But like anything, it was not to last. For about a month Elphaba combed through her emotions for Milla, and it wasn’t until a few weeks in that she realized it wasn’t just platonic.
She found it hard to distinguish romantic attraction from platonic endeavors, but she soon became hyperaware of the flip in her stomach, the beat in her heart, and the way her fingers would tingle every time they held hands.
But the feeling only lasted for a month, because soon Milla had discovered a new group of friends and slowly left Elphaba behind. It hurt, but it taught Elphaba that perhaps she wasn’t as hopeless as she thought she was.
Besides, she didn’t even know if Milla was gay, and she still doesn’t. It’s a mystery to her. But it’s in the past and that’s where she intends to keep it.
She placed the letter back down and picked up the one directly underneath it. This one was red, with gold handwriting.
The first crush Elphaba had in high school. It was her freshman year and the two had been in the same gym class.
The only problem was Sarima was heartbreakingly straight. But just as most straight girls seem to do, she would flirt with Elphaba constantly. Elphaba had thought she had a chance for a moment, her heart soaring with the idea.
But again, it was not to last. Elphaba was dragged to her first real house party late in September, and when she went to find the bathroom, she saw Sarima making out with some athletic boy from school.
It wasn’t as if Elphaba expected much, but to have someone string you along without even realizing it, was heartbreaking on its own.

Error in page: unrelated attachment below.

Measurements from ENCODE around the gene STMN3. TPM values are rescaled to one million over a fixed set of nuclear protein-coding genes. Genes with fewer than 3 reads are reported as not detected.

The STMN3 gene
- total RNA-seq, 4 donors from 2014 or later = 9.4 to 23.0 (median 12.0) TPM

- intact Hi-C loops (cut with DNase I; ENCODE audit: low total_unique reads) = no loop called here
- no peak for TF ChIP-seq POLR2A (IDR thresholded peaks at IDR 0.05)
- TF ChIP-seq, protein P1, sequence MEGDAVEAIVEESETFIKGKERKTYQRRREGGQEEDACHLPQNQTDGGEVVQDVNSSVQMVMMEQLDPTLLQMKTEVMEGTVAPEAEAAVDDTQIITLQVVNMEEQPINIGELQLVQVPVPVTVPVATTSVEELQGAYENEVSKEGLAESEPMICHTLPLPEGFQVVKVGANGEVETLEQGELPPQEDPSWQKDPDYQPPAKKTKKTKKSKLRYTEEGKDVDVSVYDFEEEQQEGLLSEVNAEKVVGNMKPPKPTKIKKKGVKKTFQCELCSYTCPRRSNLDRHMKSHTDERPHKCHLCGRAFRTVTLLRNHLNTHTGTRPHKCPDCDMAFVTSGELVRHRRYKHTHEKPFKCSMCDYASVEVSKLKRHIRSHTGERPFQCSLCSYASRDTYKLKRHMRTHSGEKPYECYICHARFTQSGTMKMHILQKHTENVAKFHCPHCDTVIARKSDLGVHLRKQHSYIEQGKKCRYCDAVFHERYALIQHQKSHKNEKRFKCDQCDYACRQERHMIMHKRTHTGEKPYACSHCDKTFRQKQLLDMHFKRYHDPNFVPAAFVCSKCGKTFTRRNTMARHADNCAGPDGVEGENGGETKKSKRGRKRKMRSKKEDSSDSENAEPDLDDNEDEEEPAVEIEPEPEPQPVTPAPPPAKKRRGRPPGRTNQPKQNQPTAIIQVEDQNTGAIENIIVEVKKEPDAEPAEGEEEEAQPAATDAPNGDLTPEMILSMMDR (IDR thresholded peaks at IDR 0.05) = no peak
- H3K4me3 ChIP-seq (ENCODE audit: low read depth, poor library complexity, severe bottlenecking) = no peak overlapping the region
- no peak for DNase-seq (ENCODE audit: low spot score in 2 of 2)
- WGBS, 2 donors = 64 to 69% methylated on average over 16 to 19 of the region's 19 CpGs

There wasn’t much else to the story. It was a simple crush that Elphaba wished she could erase, but the past is in the past.
She placed the letter down gently, and after a moment of hesitation, she blew out a small puff of air and picked up the last envelope. It was pink with the name and address written in silver handwriting.
Now this one was the most surprising one of all. It was one absolutely no one knew about. Given the fact that Crope and Tibbett figured out about Sarima, she was careful to show no signs about this bubbly blonde.
Glinda Upland, otherwise known as one of the most popular girls in school. She was also known to be one of the best tennis players in Shiz.
But its important to note, this crush was long gone. It was a little over a year ago when Boq had dragged her with him to one of his friends parties from the robotics club he was in. She reluctantly agreed, and it wasn’t long before she was being attacked by Pfannee and her group of small-minded oafs.